Use of the medication tamsulosin to treat male urination difficulties within two weeks of cataract surgery is associated with an increased risk of serious postoperative ophthalmic adverse events such as retinal detachment or lost lens, according to a study in the May 20 issue of JAMA. (2009-05-19)

Rong Li Lab identifies new role of inflammatory protein in PKD and a possible treatment
The Stowers Institute's Rong Li Lab has discovered that a protein previously shown to have a role in inflammation may also have a role in the formation of cysts in Autosomal Dominant Polycystic Kidney Disease -- one of the most common life-threatening genetic diseases -- and has shown that a drug inhibiting the protein can slow the disease in mice. (2008-06-16)

Diverse amyloid structures and dynamics revealed by high-speed atomic force microscopy
Researchers at Kanazawa University report in ACS Nano a high-speed atomic-force microscopy study of the formation of protein fibrils (amyloids) associated with pathologies in collaborated research with Showa University. Mixing different variants of a single protein and changing the acidity of its environment is shown to result in significant variations in amyloid structure and elongation rates. (2020-08-03)

Preoperative statins reduce mortality in coronary artery bypass graft surgery
Research presented at this year's Euroanaesthesia exploring the protective effect of various heart medications that patients are taking before undergoing coronary artery bypass graft surgery concludes that statins reduce the risk of death by two thirds, or 67 percent, while no consistent effects were seen for other medications. (2015-05-31)

Nicotine drives cell invasion that contributes to plaque formation in coronary arteries
Research on human and rat vascular smooth muscle cells provides evidence of a link between nicotine and atherosclerosis, major cause of heart attacks. (2013-12-15)

Estrogen receptor-{alpha} antisense decreases brain estrogen receptor levels and affects ventilation in male and female rats
From the Journal of Applied Physiology... (2001-10-17)

How cells know when to stop wound-healing
Researchers have found that an integrin -- a protein that helps cells stick to surfaces -- also tells cells when they should stop healing a wound and settle down. (2001-04-30)

Altered protein shapes may explain differences in some brain diseases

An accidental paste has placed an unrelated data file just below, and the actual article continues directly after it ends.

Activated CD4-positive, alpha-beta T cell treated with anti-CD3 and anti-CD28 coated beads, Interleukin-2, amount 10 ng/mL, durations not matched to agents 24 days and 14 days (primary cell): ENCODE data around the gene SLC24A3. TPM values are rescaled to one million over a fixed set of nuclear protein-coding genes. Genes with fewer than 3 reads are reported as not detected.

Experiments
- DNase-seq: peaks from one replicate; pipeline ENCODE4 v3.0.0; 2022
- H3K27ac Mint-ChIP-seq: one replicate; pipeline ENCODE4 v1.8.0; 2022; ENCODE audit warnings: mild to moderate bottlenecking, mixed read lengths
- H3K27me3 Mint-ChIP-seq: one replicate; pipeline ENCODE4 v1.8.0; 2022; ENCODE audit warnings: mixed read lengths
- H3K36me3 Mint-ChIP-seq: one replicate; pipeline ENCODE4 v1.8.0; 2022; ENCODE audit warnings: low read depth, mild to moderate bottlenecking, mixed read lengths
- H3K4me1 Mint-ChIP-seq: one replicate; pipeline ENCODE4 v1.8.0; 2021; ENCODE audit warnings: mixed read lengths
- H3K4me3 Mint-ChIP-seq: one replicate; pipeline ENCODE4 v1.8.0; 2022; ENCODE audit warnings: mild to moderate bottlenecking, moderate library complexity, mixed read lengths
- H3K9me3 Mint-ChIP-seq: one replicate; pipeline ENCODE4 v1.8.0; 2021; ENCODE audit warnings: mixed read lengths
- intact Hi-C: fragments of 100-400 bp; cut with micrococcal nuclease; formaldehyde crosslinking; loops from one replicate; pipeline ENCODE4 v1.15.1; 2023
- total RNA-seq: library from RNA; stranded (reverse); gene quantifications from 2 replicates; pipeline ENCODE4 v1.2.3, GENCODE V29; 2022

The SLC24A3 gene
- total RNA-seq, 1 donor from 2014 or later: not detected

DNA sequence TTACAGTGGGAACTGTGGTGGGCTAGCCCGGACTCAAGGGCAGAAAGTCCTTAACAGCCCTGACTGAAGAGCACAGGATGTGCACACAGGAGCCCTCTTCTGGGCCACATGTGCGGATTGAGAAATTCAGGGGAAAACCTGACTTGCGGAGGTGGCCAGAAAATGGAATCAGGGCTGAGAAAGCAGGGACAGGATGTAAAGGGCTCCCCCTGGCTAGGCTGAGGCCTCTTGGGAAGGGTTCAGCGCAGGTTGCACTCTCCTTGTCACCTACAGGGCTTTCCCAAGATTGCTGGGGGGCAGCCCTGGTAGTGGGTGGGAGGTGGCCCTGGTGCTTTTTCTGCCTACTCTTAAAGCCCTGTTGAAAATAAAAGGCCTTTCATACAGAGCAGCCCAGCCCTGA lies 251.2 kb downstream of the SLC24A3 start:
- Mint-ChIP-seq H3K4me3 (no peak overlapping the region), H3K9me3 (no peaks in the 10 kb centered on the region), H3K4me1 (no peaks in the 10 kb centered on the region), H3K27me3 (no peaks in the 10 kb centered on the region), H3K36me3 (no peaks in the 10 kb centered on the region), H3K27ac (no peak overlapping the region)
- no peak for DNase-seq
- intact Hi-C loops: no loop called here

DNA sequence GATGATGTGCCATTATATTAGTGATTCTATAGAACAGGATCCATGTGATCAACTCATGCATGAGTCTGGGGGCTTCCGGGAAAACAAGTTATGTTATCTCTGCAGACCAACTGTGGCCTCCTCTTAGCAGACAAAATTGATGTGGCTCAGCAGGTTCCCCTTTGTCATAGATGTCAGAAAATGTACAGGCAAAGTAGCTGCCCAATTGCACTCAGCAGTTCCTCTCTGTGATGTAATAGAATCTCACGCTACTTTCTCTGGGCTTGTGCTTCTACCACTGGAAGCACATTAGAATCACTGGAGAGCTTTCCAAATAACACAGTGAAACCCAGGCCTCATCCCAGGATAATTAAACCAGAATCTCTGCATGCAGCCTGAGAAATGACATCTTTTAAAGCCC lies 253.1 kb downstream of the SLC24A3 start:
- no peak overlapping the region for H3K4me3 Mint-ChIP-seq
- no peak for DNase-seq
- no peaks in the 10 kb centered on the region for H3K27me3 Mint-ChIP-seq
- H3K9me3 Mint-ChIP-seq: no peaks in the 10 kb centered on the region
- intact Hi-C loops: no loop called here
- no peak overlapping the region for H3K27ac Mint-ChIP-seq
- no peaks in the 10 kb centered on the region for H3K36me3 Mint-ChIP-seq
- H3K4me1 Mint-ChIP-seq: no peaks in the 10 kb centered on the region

It only takes one bad apple to spoil the bunch, and the same may be true of certain proteins in the brain. Studies have suggested that just one rogue protein can act as a seed, leading to the misfolding of nearby proteins. According to an NIH-funded study, various forms of these seeds -- originating from the same protein -- may lead to different patterns of misfolding that result in neurological disorders with unique sets of symptoms. (2013-07-03)

Brain network signatures track and predict response to general anesthesia
The complex pattern of 'chatter' between different areas of an individual's brain while they are awake could help doctors better track and even predict their response to general anesthesia -- and better identify the amount of anesthetic necessary -- according to new research published in PLOS Computational Biology. (2016-01-14)

How mice and humans differ immunologically
New research, to be published in the Journal of Clinical Investigation, indicates the reason that humans and rodents respond differently to a molecule that is being developed to treat allergic diseases. Specifically, the molecule, which triggers the protein TLR9, induces production of the soluble factor TNF-alpha only in rodents. (2009-08-10)

Low doses of radiation in nature may pose more risk
Radiation can trigger widespread mutations in living cells at much lower doses than the amount scientists previously believed could do such damage, according to findings from a study by Columbia researchers. The research may help public health officials reconsider what levels of radiation in nature should be deemed safe. (2001-12-11)

Is transforming growth factor-beta involved in intestinal wound healing?
A research group from Germany investigated the effects of transforming growth factor-beta (TGF-beta) on the differentiation of colonic lamina propria fibroblasts (CLPF) into myofibroblasts in vitro. They found that TGF-beta 1 potently stimulates the production of alpha-smooth muscle actin (alpha-SMA) in CLPF and therefore their differentiation into myofibroblasts as a result of long-term contact. (2009-03-30)

High alpha-carotene levels associated with longer life
High blood levels of the antioxidant alpha-carotene appear to be associated with a reduced risk of dying over a 14-year period, according to a report posted online today that will be published in the March 28 print issue of Archives of Internal Medicine, one of the JAMA/Archives journals. (2010-11-22)